- When you wish a fine-grained cake, beat the whites of the eggs to a stiff foam with a Dover egg-beater. If something spongy, such as an angel cake, is desired, use a wire egg-beater, which makes a more air-inflated foam.
- Recipes in the older, much-prized cook-books often call for a teacupful of yeast. A teacupful liquid yeast is equal to one cake of compressed yeast.
- To remove pecan meats whole, pour boiling water over nuts and let them stand until cold. Then stand the nut on end and crack with a hammer, striking the small end of the nut.
- If beef or mutton drippings are used in making a pie-crust, beat them to a cream with a teaspoonful of baking-powder and the juice of half a lemon. This effectually removes all taste.
- When a cake sticks to a pan, set it for a few minutes on a cloth wrung out of cold water. It will then come out in good shape.
- Heat the blade of the bread-knife before cutting a loaf of fresh bread. This prevents the usual breaking and crumbling of the slices. For cutting hot fudge, first dip the blade of the knife in boiling water.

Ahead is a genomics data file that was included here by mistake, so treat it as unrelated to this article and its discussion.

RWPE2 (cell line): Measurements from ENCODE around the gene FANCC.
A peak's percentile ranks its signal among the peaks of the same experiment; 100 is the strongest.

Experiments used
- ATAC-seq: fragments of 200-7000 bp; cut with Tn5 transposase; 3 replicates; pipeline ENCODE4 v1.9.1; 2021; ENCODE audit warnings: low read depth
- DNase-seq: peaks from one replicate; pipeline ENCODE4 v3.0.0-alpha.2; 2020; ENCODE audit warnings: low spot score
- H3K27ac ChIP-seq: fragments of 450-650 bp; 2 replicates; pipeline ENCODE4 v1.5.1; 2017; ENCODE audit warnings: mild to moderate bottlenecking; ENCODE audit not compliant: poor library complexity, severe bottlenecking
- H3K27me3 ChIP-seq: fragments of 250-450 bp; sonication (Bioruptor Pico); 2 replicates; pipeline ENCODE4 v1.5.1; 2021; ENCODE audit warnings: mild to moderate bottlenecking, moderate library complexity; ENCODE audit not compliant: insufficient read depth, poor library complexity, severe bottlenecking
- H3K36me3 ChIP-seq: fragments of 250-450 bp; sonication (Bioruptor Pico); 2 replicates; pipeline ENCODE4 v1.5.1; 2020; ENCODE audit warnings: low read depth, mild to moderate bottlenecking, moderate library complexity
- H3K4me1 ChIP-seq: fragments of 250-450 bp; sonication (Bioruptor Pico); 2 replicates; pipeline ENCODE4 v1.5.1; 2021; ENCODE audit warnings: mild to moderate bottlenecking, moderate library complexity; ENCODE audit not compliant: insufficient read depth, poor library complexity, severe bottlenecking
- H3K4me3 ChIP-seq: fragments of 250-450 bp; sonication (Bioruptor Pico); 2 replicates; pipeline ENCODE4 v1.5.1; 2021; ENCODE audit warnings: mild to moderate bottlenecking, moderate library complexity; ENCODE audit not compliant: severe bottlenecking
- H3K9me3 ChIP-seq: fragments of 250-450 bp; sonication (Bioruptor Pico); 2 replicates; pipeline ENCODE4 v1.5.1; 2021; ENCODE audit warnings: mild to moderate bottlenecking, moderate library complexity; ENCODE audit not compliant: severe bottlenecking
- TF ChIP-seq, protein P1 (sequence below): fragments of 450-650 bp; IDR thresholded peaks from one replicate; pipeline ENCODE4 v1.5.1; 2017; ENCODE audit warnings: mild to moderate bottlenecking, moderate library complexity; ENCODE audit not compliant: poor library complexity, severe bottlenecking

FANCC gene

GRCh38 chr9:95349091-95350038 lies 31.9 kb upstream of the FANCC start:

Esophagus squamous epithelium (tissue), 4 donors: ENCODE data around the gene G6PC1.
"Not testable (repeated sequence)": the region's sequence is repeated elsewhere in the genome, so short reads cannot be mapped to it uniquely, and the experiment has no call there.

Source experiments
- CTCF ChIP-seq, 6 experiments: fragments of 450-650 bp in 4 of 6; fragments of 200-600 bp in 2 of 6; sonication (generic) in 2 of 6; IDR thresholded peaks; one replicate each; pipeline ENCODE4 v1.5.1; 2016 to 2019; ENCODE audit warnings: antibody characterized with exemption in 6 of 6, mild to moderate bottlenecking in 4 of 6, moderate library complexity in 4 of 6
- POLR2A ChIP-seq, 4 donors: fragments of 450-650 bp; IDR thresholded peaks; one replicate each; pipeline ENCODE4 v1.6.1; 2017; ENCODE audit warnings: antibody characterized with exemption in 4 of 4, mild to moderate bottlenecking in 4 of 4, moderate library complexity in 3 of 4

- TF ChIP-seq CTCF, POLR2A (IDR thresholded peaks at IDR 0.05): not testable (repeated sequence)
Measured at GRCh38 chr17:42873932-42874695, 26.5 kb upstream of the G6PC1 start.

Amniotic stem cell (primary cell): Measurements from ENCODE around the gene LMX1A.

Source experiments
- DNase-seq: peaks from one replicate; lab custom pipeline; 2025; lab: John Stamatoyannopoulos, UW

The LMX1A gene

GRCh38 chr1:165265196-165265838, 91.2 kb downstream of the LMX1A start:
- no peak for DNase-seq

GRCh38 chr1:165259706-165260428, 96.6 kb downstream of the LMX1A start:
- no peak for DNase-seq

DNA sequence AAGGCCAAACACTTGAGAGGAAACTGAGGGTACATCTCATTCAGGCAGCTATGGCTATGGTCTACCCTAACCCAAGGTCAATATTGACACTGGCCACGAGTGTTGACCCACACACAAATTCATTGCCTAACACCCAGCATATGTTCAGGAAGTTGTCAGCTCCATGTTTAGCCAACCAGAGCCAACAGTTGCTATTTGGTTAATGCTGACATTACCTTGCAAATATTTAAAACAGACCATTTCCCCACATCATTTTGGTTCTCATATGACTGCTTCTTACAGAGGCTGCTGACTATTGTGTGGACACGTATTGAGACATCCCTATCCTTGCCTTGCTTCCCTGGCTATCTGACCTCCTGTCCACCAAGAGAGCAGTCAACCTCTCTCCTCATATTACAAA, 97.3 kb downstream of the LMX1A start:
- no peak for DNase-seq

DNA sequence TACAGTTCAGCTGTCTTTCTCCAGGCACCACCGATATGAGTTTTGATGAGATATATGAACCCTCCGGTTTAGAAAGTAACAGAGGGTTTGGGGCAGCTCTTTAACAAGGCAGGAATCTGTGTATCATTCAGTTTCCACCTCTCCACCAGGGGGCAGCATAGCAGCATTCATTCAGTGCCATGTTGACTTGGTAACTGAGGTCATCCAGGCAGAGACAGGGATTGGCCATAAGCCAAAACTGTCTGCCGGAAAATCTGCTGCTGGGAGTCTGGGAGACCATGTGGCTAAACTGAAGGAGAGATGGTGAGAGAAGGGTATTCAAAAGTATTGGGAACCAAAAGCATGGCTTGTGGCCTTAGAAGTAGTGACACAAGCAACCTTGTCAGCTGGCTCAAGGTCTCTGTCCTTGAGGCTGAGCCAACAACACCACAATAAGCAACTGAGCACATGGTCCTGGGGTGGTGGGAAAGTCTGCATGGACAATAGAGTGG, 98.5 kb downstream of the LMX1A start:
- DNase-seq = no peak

- Nothing is better for pudding molds than jelly tumblers with light tin covers. One can readily tell when the puddings are done without removing the covers.
- The juice will not boil out of apple or berry pies if you dot bits of Swift's Premium Oleomargarine near the outer edge.
- A little salt in the oven under the baking-tins will prevent burning on the bottom.
- There is nothing more effective for removing the burned crust from cake or bread than a flat grater. It works evenly and leaves a smooth surface.
- Use a wooden potato masher for stirring butter and sugar together for a cake. It is much quicker than a spoon.
Friday, August 26, 2011
Kitchen Tips from 1911
Labels: ~Kitchen Helps